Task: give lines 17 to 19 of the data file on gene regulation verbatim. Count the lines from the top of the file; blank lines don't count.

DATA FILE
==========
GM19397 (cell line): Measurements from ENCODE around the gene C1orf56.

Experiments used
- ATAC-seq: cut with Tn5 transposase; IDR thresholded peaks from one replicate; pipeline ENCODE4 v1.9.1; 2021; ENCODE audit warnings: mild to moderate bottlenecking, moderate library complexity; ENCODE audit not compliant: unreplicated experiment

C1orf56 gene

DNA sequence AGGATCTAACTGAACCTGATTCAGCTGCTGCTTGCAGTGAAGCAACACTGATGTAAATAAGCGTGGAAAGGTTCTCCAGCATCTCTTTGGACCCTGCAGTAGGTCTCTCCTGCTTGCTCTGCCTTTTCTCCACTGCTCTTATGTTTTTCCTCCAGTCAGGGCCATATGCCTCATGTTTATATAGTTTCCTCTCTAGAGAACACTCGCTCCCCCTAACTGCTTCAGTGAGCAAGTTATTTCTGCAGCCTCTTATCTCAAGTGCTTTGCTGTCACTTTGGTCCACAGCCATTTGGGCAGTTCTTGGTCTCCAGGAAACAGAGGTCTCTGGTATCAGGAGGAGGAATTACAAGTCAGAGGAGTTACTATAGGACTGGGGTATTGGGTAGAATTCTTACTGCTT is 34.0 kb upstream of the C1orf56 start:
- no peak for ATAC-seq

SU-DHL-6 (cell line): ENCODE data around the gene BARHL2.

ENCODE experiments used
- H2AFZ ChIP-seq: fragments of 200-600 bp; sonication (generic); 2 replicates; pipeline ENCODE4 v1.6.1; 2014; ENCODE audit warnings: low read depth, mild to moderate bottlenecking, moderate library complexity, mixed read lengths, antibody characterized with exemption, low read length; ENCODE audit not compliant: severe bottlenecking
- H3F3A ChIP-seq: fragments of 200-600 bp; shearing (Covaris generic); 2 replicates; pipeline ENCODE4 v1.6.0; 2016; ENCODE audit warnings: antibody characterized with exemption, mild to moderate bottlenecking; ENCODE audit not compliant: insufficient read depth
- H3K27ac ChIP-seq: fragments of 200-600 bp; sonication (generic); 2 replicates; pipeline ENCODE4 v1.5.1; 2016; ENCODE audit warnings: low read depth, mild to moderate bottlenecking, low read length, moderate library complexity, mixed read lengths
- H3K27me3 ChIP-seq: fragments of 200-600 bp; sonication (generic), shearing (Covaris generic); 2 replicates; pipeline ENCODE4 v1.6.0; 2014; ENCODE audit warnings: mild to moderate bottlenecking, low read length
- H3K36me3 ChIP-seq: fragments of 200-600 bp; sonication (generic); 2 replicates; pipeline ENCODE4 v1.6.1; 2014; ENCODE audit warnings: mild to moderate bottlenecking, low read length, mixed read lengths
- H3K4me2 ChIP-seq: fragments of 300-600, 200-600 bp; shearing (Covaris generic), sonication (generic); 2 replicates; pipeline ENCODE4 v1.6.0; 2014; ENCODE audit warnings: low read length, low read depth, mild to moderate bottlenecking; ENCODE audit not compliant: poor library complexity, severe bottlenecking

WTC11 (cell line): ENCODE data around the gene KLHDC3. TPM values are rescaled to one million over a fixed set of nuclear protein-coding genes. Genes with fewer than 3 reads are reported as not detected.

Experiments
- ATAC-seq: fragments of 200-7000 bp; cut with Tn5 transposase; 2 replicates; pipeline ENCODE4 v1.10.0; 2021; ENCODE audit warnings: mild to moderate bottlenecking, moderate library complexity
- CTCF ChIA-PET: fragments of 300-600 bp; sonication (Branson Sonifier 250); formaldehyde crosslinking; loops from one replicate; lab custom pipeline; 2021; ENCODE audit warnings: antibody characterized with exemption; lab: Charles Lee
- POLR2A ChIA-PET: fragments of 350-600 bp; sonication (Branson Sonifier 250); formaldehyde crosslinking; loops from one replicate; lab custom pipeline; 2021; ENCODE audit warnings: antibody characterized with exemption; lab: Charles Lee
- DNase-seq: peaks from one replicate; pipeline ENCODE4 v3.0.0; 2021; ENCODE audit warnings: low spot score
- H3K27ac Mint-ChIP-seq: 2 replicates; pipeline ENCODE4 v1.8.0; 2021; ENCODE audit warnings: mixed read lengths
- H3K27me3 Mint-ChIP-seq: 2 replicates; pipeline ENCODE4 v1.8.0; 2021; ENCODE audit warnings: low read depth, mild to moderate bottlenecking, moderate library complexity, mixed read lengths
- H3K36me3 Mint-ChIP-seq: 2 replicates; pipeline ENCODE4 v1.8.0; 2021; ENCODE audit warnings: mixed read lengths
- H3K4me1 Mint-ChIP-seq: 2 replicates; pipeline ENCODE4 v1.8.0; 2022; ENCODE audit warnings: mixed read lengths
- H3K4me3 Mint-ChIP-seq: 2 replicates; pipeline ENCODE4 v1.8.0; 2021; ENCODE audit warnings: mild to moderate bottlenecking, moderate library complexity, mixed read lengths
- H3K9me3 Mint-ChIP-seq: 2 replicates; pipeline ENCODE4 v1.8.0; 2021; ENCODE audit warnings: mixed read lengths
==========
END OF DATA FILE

- ATAC-seq: fragments of 200-7000 bp; cut with Tn5 transposase; 2 replicates; pipeline ENCODE4 v1.10.0; 2021; ENCODE audit warnings: mild to moderate bottlenecking, moderate library complexity
- CTCF ChIA-PET: fragments of 300-600 bp; sonication (Branson Sonifier 250); formaldehyde crosslinking; loops from one replicate; lab custom pipeline; 2021; ENCODE audit warnings: antibody characterized with exemption; lab: Charles Lee
- POLR2A ChIA-PET: fragments of 350-600 bp; sonication (Branson Sonifier 250); formaldehyde crosslinking; loops from one replicate; lab custom pipeline; 2021; ENCODE audit warnings: antibody characterized with exemption; lab: Charles Lee